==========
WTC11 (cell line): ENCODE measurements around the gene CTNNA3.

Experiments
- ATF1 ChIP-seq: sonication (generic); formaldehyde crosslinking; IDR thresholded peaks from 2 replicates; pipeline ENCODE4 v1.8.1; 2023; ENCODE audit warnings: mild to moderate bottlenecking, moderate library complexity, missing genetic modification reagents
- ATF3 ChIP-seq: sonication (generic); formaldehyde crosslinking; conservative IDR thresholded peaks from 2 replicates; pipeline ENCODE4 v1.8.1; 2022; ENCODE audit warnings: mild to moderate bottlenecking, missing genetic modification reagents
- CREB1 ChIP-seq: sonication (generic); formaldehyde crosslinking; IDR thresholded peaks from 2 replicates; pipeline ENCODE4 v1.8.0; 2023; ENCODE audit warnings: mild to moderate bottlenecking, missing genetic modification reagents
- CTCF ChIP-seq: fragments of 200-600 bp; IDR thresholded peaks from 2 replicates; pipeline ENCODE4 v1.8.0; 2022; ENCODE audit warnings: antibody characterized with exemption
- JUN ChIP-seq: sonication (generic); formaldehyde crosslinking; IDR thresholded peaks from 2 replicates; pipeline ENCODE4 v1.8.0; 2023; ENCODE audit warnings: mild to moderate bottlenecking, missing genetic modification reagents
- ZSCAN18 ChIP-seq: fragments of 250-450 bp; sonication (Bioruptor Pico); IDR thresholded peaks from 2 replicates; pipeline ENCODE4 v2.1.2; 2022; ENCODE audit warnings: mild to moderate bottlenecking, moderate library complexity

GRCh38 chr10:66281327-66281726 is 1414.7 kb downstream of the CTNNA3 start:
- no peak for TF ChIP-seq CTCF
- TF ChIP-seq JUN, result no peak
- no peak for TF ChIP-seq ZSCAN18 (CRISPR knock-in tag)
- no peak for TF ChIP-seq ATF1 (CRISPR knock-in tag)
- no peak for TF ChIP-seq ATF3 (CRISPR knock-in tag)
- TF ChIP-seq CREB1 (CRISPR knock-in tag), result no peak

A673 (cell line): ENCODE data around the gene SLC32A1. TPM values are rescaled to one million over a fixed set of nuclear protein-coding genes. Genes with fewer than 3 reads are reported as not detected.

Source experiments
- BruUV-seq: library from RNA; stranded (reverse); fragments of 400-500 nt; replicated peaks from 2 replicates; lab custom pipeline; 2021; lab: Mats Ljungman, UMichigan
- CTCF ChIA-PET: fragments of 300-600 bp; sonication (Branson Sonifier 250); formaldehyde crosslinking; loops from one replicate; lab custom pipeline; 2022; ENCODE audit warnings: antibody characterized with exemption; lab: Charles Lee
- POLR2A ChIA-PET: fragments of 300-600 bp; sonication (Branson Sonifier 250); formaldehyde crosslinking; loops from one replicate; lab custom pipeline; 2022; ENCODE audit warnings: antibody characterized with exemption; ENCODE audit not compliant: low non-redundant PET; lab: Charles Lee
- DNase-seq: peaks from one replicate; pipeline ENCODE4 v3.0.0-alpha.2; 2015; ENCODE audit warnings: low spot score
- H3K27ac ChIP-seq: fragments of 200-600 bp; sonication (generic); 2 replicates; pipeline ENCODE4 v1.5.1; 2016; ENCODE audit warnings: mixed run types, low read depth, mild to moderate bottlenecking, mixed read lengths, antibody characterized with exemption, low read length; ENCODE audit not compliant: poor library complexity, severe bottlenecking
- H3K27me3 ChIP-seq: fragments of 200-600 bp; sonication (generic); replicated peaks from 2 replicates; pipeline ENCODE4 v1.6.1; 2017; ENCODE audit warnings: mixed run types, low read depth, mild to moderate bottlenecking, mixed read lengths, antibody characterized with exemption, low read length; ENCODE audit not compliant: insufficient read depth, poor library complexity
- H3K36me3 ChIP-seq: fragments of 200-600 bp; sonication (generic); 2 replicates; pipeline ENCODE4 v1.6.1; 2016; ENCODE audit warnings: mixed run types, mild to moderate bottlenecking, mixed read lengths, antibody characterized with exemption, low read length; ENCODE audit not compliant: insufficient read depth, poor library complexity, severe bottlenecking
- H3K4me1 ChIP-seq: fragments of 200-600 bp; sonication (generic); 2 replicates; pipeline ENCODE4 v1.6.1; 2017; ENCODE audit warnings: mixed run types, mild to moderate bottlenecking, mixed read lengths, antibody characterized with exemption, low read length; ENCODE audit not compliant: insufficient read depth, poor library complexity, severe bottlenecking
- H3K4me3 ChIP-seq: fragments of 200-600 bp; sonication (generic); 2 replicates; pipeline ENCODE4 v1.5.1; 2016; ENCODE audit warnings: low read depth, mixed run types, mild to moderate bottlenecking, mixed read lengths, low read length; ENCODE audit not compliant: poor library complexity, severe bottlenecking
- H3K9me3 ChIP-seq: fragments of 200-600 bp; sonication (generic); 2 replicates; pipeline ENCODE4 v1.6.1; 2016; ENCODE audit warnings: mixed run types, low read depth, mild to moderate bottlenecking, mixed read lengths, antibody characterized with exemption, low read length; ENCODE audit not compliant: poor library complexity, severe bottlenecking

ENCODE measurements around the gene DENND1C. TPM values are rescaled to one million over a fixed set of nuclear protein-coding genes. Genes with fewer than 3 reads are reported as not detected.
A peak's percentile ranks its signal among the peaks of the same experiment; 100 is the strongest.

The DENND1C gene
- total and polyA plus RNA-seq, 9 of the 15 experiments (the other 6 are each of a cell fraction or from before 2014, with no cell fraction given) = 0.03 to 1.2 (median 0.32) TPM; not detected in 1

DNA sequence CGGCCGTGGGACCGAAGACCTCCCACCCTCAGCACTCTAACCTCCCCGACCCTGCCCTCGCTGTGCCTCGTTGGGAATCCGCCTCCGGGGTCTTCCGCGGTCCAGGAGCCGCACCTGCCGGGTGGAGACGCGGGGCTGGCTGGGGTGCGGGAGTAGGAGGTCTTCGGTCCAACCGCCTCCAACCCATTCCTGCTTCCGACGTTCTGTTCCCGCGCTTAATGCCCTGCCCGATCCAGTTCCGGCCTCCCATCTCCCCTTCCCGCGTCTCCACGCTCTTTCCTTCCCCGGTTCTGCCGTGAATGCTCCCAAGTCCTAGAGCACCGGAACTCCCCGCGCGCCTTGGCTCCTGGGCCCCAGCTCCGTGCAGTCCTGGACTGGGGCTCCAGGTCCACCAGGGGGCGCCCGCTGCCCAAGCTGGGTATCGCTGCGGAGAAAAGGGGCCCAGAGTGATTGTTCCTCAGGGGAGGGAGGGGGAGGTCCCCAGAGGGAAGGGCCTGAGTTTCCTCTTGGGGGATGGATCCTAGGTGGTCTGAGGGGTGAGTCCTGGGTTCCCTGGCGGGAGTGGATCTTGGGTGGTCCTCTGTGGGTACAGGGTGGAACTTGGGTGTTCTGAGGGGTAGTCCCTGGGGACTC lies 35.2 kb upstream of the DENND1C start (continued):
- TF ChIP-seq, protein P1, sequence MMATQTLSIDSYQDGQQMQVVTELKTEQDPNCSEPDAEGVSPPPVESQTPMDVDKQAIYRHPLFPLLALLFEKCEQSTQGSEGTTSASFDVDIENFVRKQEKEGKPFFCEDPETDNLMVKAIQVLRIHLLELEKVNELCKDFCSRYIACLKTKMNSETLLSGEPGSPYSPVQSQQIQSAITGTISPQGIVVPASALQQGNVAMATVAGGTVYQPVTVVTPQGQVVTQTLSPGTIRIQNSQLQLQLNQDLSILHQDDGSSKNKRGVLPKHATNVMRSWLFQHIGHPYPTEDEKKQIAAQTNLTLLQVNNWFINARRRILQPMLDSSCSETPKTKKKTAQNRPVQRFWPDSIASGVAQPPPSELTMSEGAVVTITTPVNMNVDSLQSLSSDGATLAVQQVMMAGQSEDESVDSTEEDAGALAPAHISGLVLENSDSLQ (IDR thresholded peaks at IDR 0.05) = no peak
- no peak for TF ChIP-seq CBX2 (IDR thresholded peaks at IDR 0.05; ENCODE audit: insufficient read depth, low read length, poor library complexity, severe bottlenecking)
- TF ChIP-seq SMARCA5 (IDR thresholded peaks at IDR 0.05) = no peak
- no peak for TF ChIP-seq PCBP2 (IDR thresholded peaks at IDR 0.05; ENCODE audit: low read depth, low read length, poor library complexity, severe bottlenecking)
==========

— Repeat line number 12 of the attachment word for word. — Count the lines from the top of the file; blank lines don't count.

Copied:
- no peak for TF ChIP-seq ZSCAN18 (CRISPR knock-in tag)